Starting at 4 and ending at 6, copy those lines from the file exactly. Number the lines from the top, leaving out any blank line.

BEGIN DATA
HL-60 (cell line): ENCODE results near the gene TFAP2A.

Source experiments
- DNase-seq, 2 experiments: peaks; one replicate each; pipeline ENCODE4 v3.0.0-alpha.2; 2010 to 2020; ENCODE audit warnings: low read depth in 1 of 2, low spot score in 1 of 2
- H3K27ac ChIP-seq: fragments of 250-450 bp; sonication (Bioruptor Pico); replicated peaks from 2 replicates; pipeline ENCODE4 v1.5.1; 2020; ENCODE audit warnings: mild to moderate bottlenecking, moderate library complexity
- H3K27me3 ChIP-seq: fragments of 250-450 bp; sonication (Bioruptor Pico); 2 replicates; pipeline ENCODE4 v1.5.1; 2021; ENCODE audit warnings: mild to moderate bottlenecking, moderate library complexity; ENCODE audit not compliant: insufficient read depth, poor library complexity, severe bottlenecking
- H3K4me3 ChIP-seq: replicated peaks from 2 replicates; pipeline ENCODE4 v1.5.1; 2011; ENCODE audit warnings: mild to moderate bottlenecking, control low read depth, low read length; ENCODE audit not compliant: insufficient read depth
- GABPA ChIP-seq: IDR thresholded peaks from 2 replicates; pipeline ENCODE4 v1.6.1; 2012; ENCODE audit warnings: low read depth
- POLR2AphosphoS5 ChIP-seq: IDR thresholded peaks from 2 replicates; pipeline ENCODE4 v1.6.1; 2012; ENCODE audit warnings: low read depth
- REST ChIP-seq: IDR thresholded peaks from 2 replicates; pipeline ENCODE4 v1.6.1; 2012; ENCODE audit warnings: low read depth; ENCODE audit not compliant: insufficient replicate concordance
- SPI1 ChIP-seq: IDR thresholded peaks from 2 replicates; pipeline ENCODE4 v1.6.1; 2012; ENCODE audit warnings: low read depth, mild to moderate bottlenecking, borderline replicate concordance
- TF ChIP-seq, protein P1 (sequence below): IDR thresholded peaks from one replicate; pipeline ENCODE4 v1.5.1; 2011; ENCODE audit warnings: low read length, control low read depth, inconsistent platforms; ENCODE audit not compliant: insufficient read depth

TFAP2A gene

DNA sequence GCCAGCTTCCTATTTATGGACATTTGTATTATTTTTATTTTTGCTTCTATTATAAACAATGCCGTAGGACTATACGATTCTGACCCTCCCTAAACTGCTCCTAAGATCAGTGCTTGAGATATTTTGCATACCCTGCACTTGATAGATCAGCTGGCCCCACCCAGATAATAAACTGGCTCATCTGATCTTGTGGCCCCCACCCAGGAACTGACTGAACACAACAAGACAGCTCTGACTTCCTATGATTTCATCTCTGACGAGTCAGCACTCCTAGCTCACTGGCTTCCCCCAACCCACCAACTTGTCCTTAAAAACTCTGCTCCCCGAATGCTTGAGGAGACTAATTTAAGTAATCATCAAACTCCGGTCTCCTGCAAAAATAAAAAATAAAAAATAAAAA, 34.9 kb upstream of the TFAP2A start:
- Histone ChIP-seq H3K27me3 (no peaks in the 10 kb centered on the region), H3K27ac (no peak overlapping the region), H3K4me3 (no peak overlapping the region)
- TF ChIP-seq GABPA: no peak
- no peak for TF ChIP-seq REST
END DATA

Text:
- H3K27ac ChIP-seq: fragments of 250-450 bp; sonication (Bioruptor Pico); replicated peaks from 2 replicates; pipeline ENCODE4 v1.5.1; 2020; ENCODE audit warnings: mild to moderate bottlenecking, moderate library complexity
- H3K27me3 ChIP-seq: fragments of 250-450 bp; sonication (Bioruptor Pico); 2 replicates; pipeline ENCODE4 v1.5.1; 2021; ENCODE audit warnings: mild to moderate bottlenecking, moderate library complexity; ENCODE audit not compliant: insufficient read depth, poor library complexity, severe bottlenecking
- H3K4me3 ChIP-seq: replicated peaks from 2 replicates; pipeline ENCODE4 v1.5.1; 2011; ENCODE audit warnings: mild to moderate bottlenecking, control low read depth, low read length; ENCODE audit not compliant: insufficient read depth